In verses 3-4, Paul presents Jesus Christ as the center of the gospel. Jesus, descendant of King David, fulfilled Old Testament Scriptures predicting the Messiah coming from David’s line. Several New Testament passages also verify the Davidic descent of Jesus: Matthew 1:1; Luke 1:31-33; Acts 2:29-30; Revelation 5:5.

In relation to Jesus’ present exaltation, Paul cites “Jesus Christ our Lord” as “the Son of God by His resurrection from the dead”.

Grace & Peace

“Grace and Peace” combined a Christianized form of the Greek and Hebrew greetings (Shepherd’s Notes).

After receiving unlimited, undeserved forgiveness (grace) when meeting Christ on the Damascus road, Paul’s heart received a transformation. Upon following a new leader, Paul strove to fulfill his calling of sharing the Good News of Christ by aligning himself with God’s directives.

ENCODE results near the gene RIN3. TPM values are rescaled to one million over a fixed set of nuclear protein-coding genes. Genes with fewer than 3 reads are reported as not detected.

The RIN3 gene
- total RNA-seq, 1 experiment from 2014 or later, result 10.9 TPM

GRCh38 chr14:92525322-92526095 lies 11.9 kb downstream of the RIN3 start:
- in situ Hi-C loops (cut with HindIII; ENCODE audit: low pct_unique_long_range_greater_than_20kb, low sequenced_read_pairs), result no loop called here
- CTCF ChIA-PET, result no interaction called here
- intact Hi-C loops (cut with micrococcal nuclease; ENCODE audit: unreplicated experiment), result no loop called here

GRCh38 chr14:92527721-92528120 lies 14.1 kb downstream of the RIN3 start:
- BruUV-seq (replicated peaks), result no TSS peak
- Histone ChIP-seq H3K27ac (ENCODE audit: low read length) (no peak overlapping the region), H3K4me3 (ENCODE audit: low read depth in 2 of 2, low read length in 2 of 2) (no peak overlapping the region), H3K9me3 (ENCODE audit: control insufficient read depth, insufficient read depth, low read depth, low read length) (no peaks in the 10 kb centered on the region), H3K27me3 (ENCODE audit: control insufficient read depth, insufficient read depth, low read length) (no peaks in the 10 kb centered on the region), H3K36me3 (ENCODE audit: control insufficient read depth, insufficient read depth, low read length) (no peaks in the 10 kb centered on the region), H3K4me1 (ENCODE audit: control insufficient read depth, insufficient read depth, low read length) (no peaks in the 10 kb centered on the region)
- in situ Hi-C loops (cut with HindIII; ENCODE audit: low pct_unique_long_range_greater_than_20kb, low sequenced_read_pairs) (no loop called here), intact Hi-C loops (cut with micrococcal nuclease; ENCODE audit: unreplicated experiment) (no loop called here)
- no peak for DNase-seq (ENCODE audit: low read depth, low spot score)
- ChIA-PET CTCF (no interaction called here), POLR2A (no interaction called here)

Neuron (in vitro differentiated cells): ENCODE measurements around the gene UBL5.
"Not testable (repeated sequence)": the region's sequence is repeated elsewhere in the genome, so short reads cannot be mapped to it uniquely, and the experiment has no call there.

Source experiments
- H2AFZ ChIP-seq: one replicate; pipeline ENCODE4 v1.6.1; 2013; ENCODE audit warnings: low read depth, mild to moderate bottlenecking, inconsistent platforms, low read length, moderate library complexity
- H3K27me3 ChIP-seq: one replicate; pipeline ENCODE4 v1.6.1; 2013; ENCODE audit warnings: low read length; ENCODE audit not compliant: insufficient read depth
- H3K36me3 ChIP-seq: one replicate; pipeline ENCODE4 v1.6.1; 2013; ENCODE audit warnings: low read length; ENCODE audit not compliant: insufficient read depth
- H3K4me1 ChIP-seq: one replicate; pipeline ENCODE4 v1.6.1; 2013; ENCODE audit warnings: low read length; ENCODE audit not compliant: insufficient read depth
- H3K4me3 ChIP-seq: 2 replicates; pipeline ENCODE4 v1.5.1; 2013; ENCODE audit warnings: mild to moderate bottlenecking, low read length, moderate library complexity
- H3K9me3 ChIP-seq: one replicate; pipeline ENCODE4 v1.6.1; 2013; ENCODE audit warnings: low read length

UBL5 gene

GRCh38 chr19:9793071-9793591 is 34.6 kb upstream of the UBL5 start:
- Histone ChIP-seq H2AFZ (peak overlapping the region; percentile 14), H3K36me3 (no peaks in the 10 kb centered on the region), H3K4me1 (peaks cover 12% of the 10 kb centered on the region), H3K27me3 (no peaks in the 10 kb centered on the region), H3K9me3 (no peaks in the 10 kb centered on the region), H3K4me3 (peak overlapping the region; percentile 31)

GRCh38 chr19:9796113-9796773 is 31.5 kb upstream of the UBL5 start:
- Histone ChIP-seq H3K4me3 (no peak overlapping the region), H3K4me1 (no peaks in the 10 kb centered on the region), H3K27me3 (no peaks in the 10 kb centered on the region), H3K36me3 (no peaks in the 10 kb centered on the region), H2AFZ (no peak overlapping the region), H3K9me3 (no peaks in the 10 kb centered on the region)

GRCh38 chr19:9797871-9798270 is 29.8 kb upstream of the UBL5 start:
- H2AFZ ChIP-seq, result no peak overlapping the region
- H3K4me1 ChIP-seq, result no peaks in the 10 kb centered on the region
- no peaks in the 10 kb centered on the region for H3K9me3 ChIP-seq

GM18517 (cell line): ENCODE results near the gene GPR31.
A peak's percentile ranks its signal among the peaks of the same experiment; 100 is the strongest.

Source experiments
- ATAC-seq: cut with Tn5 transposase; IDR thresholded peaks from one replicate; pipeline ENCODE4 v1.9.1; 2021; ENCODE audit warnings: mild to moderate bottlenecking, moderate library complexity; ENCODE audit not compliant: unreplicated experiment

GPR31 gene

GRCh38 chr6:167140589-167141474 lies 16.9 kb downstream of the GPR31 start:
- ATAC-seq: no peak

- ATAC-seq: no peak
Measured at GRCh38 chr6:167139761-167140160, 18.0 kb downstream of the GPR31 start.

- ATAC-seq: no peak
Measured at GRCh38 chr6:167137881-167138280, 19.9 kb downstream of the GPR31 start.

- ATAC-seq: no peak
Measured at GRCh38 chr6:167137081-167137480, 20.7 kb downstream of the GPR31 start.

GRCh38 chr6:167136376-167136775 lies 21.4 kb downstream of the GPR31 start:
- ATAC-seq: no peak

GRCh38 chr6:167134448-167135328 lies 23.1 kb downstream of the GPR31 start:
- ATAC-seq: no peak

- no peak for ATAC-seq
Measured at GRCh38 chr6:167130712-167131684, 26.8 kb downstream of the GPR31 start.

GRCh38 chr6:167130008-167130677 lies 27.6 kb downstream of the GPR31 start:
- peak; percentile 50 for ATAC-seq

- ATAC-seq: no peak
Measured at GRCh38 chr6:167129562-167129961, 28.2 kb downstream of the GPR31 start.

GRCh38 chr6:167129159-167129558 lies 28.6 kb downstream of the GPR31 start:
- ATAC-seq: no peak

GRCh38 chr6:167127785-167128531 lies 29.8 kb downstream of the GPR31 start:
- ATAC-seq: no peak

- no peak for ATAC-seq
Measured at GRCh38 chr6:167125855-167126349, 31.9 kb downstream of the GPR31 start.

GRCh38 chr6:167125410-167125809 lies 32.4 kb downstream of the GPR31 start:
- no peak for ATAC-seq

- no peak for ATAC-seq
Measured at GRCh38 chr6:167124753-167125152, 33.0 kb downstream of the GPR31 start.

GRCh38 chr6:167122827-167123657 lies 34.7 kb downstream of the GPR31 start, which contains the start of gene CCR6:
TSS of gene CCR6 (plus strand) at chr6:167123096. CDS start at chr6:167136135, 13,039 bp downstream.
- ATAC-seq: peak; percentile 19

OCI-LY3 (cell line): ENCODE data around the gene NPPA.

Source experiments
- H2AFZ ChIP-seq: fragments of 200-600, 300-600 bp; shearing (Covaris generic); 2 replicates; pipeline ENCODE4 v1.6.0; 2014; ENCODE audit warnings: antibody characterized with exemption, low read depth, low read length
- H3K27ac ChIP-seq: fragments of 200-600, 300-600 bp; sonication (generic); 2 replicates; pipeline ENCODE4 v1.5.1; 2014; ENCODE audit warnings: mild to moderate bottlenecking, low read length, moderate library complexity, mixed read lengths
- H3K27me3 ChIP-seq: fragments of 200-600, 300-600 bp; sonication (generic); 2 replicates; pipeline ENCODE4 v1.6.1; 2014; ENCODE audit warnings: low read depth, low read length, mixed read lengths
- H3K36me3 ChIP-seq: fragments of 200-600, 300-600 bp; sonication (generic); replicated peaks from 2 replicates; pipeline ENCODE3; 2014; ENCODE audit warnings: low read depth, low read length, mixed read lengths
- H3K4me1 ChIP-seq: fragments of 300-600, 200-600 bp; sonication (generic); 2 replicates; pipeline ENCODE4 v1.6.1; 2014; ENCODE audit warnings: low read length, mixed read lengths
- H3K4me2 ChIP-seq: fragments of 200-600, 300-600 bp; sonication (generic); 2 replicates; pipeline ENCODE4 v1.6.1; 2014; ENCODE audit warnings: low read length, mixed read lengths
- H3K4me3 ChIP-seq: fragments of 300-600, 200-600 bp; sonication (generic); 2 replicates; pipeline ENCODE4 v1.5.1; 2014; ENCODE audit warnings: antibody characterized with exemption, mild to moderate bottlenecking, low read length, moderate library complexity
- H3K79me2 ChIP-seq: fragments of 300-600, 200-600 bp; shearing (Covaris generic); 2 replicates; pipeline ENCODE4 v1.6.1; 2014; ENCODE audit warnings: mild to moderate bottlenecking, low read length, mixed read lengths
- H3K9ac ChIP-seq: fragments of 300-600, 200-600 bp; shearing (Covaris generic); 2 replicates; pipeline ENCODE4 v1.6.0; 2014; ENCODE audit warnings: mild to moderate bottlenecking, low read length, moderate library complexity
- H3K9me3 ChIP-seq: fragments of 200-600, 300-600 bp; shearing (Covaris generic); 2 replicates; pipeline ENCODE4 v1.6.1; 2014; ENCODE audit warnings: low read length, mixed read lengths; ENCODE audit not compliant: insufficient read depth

So What?

The same Jesus Christ who “set Paul apart” also invites us to be “saints”—set apart, holy, dedicated for His service; whether through formal or informal ministry. It is a great privilege and responsibility to share our Father’s Good News: Forgiveness and eternal life are a gift of God’s grace—received through faith in Christ—available to all.

I like the following excerpt from my NIV Study Bible: “God did not waste any part of Paul—his background, his training, his citizenship, his mind, or even his weaknesses. Are you willing to let God do the same for you? You will never know all He can do with you until you allow him to have all that you are!”

Gospel Power, Romans 1:16-17